Mass timber products have proven time and again to be strong and safe building materials. As with any advance in construction, a new building material’s safety must be rigorously demonstrated and understood before people are living in residences made from it. Here in the United States, government agencies including the Department of Defense and the Bureau of Alcohol, Tobacco and Firearms have tested mass timber by blowing it up, subjecting it to conflagration at temperatures that would melt steel, and peppering it with shrapnel. After analyzing these tests and others conducted by engineers testing pioneering wood buildings and by the insurance industry, mass timber buildings of up to 18 stories now are included as a standard technique under the newest iteration of the International Building Code, which will be adopted by jurisdictions in the United States. These code provisions ensure the safety of mass timber in catastrophic events.

A common concern of many people learning about mass timber for the first time is fire safety. As confirmed by the International Building Code, mass timber buildings meet the highest standards of fire safety. Tests have shown [link to relevant study] that mass timber forms an outer layer of char when set on fire, which then self-extinguishes and preserves the structural integrity of the wood underneath. While steel beams may melt and fail in fires, similar strength mass timber elements, to the surprise of many, remain structurally sound [link to relevant study]. For this reason, mass timber buildings sometimes can be repaired after a fire that would condemn buildings constructed with steel, concrete or typical wood stud construction. Fireproofing treatments, such as covering wood surfaces with fireproof plasterboard, are sometimes included in mass timber buildings to add another layer of safety.

Barriers to mass timber construction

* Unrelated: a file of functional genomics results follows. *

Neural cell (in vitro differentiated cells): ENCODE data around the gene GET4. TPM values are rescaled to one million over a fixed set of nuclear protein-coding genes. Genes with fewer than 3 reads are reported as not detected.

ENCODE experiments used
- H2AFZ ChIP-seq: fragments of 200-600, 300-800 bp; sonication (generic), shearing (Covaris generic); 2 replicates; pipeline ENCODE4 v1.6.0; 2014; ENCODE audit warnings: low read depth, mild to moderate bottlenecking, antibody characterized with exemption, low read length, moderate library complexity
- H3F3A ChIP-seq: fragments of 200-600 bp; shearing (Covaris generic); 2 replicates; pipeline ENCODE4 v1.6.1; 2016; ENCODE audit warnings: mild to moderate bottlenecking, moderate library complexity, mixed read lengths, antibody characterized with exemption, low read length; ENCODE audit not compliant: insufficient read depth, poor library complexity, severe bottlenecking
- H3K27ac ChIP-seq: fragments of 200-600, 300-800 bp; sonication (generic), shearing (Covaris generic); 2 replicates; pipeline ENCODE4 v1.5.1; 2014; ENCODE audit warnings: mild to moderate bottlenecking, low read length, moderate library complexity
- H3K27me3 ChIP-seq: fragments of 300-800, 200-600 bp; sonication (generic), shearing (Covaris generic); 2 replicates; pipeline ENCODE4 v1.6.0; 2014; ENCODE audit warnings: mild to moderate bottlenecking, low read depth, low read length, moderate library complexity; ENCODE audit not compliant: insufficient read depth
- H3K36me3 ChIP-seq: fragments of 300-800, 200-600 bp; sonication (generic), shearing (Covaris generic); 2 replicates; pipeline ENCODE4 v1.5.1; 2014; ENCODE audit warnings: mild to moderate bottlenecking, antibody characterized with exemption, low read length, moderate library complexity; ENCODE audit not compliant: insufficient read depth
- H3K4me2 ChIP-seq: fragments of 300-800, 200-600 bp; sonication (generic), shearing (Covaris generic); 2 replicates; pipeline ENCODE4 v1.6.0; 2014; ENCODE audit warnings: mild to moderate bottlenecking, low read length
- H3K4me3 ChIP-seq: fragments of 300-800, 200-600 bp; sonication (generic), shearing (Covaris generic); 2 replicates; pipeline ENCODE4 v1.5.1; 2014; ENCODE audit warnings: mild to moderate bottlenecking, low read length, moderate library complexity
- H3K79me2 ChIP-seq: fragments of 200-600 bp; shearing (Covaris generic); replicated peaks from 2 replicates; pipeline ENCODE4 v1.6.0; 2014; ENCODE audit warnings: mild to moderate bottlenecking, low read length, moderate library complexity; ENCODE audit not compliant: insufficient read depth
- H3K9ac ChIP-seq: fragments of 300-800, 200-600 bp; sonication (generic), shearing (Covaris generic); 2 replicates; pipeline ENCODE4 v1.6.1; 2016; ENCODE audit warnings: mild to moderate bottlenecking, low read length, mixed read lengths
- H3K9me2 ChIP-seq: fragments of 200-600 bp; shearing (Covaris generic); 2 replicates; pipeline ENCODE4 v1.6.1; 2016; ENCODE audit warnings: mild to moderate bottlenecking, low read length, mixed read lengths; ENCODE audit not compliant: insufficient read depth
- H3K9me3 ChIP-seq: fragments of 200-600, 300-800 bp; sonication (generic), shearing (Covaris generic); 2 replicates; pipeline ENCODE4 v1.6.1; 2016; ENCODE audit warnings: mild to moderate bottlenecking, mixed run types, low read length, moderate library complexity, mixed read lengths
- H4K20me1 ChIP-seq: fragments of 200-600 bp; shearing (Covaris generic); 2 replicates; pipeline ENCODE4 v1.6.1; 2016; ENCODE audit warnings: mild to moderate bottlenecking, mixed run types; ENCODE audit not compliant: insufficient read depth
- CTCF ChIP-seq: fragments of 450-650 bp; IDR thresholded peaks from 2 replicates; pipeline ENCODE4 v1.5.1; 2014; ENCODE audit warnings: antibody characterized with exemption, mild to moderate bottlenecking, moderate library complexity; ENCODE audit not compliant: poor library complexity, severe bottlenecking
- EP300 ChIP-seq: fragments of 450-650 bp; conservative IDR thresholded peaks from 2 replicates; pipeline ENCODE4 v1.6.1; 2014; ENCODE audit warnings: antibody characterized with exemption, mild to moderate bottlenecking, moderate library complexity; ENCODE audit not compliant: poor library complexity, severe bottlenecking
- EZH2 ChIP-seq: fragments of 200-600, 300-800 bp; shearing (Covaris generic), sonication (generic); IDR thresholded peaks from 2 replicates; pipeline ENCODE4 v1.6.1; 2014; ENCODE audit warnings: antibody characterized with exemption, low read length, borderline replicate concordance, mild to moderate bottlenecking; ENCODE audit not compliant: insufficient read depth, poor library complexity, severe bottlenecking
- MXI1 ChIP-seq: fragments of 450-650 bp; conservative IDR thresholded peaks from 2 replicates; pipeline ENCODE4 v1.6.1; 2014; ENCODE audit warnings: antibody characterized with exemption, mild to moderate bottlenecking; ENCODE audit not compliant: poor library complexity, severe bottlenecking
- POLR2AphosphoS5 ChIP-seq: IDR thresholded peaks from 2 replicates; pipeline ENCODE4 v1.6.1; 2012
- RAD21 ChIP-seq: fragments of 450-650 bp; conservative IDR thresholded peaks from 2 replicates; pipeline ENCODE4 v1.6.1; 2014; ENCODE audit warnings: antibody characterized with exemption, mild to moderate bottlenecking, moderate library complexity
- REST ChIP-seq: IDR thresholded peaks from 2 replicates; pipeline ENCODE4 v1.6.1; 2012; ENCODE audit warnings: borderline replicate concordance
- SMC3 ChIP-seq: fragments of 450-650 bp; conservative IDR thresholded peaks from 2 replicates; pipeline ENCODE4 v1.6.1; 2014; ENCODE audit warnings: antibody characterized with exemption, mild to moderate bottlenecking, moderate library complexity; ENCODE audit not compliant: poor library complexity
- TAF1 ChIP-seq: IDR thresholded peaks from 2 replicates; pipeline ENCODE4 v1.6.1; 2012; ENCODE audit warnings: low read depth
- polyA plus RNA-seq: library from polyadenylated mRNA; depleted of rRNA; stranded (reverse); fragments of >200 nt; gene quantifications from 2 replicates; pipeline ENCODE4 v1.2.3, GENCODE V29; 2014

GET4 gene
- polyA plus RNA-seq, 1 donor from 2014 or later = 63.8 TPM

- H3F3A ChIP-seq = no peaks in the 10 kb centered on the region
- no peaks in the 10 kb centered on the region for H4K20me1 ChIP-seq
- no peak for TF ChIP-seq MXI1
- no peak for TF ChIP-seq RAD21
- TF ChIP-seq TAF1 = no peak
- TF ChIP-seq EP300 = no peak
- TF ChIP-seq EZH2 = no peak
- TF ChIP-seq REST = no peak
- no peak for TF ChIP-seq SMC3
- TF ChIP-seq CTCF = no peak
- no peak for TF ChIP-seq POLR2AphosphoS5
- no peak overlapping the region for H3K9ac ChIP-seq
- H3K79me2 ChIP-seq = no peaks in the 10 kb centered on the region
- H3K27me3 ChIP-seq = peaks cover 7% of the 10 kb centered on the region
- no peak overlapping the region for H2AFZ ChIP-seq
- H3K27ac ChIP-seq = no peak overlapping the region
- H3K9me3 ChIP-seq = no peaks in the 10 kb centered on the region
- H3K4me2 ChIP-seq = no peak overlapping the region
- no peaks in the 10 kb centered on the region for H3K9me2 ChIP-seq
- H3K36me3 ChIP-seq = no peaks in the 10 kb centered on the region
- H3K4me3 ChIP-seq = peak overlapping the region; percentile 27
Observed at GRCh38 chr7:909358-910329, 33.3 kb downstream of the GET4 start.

There are certain obstacles preventing wider use of mass timber. One of these roadblocks, particularly for tall wooden buildings, comes from outdated building codes. Older building codes do not have the same specifications and permissions for tall wood construction as the 2021 International Building Code, making it more difficult for builders to undertake projects in the high-rise range. Using the latest building code can significantly help to streamline the process of constructing cutting-edge wood buildings.

Another challenge for mass timber is a lack of in-depth knowledge and understanding of the material among architects, builders, and other stakeholders involved in its implementation. In order to overcome, for example, resistance to designing buildings with mass timber in mind or to taking on construction projects involving the material, stakeholders need to have a clear and up-to-date understanding of its safety and properties. Raising the level of familiarity with mass timber across the value chain will be crucial to accelerating its uptake, and organizations like WoodWorks (see resources page) have provided great technical support and education to building professionals to help overcome these barriers.

What we are doing to help bring mass timber to New England

NEFF’s Build It With Wood program aims to bring about a revolution in sustainable, climate-friendly, innovative wood construction for New England. NEFF’s expert staff produce evidence-based research and life cycle analyses to inform decision making around mass timber projects. With their expertise, NEFF staff advise policymakers and other stakeholders to facilitate mass timber construction and to raise its profile.

And through the Forest-to-Cities Climate Challenge, we are engaging directly with forest landowners, manufacturers, architects, builders, and housing advocates to take action for mass timber construction. The Forest-to-Cities Climate Challenge includes direct outreach and assistance for parties interested in mass timber, as well as forums aimed at fostering the connections, shared knowledge, and enthusiasm for the material from the standing trees to the finished buildings, creating the world’s first carbon value chain in service of climate mitigation. With work well underway in these areas, NEFF is helping to move its partners to action, bringing sustainable, locally-produced mass timber to New England.